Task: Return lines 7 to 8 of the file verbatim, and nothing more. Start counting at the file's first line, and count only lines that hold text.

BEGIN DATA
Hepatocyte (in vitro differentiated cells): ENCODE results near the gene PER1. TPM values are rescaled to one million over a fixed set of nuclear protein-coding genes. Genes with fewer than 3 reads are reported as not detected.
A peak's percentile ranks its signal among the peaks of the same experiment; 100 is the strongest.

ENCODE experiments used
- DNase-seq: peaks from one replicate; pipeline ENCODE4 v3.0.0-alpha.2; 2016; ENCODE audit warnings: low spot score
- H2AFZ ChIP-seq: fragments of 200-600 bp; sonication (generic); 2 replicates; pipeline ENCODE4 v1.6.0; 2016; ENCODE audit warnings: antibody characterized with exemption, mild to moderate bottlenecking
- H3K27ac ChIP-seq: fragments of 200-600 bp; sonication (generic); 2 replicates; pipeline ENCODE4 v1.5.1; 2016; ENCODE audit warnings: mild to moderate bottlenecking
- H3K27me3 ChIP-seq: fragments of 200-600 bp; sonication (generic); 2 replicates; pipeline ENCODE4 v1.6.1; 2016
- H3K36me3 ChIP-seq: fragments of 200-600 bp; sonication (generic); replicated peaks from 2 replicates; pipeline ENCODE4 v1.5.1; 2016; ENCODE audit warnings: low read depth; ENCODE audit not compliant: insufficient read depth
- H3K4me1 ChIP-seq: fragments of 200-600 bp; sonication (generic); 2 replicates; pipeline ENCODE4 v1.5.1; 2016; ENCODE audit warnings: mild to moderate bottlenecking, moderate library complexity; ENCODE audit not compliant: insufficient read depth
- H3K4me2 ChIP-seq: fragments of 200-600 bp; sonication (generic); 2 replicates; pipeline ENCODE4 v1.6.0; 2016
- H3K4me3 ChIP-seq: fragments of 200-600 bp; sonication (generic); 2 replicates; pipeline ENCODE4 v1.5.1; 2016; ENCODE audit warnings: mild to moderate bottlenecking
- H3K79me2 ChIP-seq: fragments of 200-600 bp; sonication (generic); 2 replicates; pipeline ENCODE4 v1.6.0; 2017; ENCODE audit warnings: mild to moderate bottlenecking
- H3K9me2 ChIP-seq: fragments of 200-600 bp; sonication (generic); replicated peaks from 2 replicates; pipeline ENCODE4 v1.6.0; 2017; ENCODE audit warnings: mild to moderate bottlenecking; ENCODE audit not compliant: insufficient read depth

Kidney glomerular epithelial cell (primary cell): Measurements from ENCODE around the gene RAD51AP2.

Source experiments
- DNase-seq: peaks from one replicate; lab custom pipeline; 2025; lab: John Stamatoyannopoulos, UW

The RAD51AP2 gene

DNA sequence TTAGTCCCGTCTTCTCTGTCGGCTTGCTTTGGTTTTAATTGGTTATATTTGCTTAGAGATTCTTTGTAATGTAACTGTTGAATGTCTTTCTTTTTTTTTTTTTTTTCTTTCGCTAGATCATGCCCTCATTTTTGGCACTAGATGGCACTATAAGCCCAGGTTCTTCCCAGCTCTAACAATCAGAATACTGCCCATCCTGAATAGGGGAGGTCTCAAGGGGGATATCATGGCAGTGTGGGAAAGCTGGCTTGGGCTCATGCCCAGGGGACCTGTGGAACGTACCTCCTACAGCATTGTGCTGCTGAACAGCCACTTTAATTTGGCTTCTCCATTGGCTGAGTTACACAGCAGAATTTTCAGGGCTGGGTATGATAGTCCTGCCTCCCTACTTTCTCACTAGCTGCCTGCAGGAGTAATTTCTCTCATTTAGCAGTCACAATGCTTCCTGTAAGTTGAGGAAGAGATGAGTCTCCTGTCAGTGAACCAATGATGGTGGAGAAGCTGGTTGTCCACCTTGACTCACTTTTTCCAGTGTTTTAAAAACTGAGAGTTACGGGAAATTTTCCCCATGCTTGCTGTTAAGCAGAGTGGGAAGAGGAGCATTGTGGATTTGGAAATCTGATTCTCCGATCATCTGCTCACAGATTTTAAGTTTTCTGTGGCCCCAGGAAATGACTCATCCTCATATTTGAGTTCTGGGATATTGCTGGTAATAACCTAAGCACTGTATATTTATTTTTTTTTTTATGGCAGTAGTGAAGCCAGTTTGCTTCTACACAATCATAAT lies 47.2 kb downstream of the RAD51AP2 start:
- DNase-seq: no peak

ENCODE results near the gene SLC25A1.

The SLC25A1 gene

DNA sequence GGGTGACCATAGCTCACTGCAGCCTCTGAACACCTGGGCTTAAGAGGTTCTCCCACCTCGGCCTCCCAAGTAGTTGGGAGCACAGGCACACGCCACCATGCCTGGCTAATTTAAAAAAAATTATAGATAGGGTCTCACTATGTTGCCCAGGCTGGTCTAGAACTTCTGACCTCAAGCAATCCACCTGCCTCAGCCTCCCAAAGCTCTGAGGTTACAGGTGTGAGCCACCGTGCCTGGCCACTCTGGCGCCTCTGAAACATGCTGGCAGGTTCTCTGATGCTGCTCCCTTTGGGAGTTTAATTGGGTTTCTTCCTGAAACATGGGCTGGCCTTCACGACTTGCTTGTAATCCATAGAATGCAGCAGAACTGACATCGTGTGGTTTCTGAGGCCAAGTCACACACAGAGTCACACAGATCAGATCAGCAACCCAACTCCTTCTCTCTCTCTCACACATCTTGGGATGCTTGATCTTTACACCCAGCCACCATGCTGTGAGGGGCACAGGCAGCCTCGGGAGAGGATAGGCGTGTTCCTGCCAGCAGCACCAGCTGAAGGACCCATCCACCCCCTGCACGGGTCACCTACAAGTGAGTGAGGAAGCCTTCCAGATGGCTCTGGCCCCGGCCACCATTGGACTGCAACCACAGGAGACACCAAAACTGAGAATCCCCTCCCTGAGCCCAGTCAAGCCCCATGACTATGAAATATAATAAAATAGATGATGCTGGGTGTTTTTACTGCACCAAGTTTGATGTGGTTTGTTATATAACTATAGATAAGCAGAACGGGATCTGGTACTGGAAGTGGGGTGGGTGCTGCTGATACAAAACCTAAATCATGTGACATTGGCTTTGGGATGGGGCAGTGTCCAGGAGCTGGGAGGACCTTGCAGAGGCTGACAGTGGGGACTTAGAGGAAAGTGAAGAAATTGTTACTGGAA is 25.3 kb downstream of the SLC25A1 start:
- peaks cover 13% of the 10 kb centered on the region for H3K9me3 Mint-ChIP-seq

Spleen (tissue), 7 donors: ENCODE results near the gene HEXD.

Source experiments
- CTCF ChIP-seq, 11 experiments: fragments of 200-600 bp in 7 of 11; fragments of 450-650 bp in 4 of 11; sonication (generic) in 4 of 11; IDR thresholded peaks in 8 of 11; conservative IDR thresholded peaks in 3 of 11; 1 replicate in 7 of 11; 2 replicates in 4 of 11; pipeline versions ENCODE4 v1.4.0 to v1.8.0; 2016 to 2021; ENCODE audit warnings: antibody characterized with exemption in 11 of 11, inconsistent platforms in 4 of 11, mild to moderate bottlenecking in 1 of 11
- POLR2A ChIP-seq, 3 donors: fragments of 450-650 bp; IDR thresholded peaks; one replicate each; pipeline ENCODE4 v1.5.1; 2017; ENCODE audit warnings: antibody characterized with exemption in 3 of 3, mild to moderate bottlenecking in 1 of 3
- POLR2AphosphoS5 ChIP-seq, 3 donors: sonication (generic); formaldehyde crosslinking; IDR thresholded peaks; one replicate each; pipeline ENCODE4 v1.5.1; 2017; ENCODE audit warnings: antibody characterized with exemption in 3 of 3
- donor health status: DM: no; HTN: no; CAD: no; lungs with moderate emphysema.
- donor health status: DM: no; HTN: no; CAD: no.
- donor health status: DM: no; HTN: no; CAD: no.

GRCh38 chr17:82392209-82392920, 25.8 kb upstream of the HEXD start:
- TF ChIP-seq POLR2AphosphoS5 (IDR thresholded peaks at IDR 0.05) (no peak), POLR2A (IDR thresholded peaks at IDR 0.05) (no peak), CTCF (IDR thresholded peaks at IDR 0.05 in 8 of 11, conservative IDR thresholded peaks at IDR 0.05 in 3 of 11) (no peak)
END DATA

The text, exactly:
- H3K27me3 ChIP-seq: fragments of 200-600 bp; sonication (generic); 2 replicates; pipeline ENCODE4 v1.6.1; 2016
- H3K36me3 ChIP-seq: fragments of 200-600 bp; sonication (generic); replicated peaks from 2 replicates; pipeline ENCODE4 v1.5.1; 2016; ENCODE audit warnings: low read depth; ENCODE audit not compliant: insufficient read depth